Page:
Aussie supers eye up Asia
04 February 2013
News, Asia, Australia
By James Dunn
Slowly, the Australian superannuation system is beginning to look to Asia, as it seeks to diversify its investments away from local and global shares – that is, away from a MSCI World Index-oriented approach.
“We’re definitely looking beyond Australia, and looking beyond the traditional asset classes, and that means yes, we’re looking to the Asian markets, whether in equities or infrastructure or property. Our funds can see that there is a whole range of opportunities in that part of the world,” says David Knox, senior partner in Mercer’s retirement, risk and finance consulting business.
Where an element of complacency might arguably have crept into funds’ thinking – a feeling that holding BHP and Rio Tinto is enough to pick up on the Asian growth theme – Mr. Knox says the larger Australian super funds are “going a bit beyond that at the moment.”
He continues: “I think the larger funds are increasingly willing and able to look at their own opportunities. They’re definitely not just relying on BHP and Rio. It’s horses for courses. If I am a A$1 billion (US$1.05 billion) or $2 billion fund, I am not big enough to do that. But if I am a $20 billion – $30 billion fund, yes I can look at those opportunities.”
Certainly the largest industry super fund – the $50 billion AustralianSuper – is leading the way into Asia. In August 2012 the fund established a high-calibre Asian Advisory Committee to help it boost its exposure across the region, and appointed a Beijing-based, Mandarin-speaking former federal treasury adviser to oversee its strategy for increasing investments in the region.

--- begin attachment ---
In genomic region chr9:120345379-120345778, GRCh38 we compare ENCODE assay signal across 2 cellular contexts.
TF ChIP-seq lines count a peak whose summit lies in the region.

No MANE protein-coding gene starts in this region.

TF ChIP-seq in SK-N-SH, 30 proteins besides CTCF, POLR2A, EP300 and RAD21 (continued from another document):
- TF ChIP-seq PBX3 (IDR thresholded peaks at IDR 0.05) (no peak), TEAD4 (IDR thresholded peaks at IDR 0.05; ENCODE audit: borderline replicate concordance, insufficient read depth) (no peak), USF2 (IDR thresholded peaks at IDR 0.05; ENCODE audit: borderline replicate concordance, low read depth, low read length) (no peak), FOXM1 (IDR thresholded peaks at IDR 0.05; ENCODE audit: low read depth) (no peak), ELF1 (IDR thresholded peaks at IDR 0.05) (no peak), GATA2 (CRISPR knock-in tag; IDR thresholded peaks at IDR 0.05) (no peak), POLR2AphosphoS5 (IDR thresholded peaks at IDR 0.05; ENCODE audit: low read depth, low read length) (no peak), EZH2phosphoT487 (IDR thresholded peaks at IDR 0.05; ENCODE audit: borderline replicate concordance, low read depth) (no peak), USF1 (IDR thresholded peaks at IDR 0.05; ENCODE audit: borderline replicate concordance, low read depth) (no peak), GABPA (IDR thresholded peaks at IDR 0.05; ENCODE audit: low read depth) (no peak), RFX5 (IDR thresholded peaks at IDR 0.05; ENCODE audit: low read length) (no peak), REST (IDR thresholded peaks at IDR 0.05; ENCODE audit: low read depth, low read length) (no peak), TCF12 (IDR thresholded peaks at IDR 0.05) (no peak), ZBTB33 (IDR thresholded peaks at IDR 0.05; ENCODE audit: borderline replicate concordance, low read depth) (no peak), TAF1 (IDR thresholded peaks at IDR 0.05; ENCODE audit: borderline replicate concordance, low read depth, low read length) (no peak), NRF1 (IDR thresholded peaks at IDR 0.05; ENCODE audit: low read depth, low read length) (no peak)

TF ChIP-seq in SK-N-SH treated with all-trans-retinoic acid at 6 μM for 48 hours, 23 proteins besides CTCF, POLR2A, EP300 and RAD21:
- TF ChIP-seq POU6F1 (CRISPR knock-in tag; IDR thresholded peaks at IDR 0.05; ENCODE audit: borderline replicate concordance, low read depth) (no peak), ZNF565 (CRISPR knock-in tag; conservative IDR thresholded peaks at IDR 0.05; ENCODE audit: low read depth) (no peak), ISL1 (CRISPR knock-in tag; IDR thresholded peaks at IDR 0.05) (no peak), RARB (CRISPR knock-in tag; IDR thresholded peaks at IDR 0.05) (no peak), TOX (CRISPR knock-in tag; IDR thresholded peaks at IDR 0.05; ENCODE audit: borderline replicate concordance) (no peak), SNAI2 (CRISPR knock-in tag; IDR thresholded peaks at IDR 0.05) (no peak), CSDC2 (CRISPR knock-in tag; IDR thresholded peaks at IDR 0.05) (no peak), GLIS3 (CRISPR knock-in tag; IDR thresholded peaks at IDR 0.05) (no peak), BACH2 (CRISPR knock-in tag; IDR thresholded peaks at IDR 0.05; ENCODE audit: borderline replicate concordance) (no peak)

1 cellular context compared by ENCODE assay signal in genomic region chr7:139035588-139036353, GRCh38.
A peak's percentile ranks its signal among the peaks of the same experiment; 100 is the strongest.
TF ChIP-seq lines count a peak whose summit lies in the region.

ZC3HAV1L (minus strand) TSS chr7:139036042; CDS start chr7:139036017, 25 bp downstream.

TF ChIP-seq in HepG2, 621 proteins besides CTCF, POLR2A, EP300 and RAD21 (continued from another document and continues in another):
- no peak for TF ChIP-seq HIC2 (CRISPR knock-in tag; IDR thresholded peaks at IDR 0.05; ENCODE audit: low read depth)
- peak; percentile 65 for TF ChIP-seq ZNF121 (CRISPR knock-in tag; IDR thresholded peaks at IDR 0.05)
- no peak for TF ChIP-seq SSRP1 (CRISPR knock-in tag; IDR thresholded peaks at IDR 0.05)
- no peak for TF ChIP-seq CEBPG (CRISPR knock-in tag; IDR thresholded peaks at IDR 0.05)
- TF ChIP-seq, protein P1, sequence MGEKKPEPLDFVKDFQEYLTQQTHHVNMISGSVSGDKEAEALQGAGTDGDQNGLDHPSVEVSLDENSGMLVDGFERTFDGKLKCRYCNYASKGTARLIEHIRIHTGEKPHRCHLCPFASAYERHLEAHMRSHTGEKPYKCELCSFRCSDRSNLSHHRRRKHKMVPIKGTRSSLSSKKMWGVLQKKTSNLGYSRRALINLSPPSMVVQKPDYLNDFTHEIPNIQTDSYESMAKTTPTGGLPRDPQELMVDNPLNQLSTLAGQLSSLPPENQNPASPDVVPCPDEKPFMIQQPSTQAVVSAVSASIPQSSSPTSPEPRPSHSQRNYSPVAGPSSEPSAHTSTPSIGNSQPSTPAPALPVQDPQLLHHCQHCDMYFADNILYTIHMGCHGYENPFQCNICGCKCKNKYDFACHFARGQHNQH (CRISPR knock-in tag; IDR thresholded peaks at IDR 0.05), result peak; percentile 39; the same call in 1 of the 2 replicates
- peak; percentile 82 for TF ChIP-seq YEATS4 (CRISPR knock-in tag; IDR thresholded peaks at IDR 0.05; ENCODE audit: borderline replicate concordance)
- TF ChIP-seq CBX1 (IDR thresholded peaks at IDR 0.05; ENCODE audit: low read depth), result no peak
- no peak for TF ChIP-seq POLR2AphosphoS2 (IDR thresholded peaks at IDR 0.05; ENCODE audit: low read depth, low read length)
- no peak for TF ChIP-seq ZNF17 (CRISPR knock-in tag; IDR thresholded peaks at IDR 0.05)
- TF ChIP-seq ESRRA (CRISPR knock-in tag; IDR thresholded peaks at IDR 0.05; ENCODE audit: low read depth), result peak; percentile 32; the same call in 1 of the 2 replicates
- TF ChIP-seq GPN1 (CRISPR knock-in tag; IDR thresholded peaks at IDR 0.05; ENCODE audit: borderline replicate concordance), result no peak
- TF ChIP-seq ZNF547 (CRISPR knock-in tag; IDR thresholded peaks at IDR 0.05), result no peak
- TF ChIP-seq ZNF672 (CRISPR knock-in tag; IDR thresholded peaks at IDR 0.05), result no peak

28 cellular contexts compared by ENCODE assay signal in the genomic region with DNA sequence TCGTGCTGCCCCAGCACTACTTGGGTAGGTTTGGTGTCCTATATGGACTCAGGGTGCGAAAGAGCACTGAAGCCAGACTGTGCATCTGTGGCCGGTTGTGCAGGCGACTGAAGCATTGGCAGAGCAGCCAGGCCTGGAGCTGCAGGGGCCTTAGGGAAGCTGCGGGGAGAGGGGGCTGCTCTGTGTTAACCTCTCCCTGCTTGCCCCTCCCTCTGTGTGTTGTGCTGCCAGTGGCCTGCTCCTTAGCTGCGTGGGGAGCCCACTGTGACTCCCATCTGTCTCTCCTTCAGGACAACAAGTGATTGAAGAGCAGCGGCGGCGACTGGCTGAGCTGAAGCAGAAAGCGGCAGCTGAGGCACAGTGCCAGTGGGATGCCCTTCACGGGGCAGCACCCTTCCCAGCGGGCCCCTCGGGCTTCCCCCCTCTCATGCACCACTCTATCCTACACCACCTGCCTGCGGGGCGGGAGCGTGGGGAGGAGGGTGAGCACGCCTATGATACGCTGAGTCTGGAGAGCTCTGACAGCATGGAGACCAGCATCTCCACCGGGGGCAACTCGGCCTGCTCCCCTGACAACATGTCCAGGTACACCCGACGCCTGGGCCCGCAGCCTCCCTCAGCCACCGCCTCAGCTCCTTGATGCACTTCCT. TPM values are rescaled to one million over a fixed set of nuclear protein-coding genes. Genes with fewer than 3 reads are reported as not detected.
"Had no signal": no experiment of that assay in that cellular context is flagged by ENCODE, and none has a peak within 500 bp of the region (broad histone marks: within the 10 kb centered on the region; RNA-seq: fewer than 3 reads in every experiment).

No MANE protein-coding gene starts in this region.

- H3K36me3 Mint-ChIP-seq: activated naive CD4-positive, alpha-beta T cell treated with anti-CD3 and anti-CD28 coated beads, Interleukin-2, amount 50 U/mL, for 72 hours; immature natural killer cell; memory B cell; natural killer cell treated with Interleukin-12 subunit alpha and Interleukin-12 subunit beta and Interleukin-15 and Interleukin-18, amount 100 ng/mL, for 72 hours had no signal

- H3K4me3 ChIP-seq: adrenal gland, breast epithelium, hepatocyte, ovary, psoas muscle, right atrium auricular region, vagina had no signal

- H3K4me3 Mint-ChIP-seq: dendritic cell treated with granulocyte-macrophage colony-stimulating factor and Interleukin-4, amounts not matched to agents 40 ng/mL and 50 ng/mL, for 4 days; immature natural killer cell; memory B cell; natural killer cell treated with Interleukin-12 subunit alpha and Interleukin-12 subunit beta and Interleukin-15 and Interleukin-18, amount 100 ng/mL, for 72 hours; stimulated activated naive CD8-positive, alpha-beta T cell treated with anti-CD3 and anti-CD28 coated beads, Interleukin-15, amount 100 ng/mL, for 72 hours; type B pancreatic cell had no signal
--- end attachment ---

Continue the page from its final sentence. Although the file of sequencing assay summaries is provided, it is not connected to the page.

AustralianSuper already has significant exposure to Asia, with 6% of the fund’s balanced investment option’s assets – about $3 billion – invested there. Chief Investment Officer Mark Delaney expects this to grow to about $7 billion by 2016.
“AustralianSuper is a bit of a pioneer in that space. Whether other funds will follow, we’ll have to wait and see,” says Mr. Knox.
Kim Bowater, senior consultant at asset consultant Frontier Advisors, says the approach to investing in Asia has evolved. “Five-to-ten years ago, there was a small amount of the overseas shares allocation placed outside the MSCI World index. But now if you look at the All Countries Index the emerging markets segment is reasonably large compared to what it was.
“We recommend tilts to emerging markets, which some funds have implemented through global emerging markets, and others through regional or Asian-specific mandates. I think funds are thinking about where the growth coming from, as well as where the opportunity set is that offers good stock selection. But I don’t think there will be a trend toward explicit Asian allocation targets for individual funds,” says Ms. Bowater.
Alex Dunnin, director of research at financial services research firm Rainmaker, says funds are well aware of the potential disconnect between GDP growth and investment returns. “I don’t think you can mandate a certain level of asset allocation to a region as diverse as Asia; that becomes problematic. But I also think the super funds are really mindful that that’s where the economic activity is – north by northwest of Australia – and that we should put our capital where the opportunities are.
“As I said, they’re going to be big exporters of capital, so they will be, for example, owners of infrastructure in Asia. If you start to think about the volumes of money, there are certainly going to be big opportunities in Asia. Is it easy to invest; is the tax structure easy for them; is the currency risk manageable? If so, yes, they’ll buy Asian assets,” says Mr. Dunnin.
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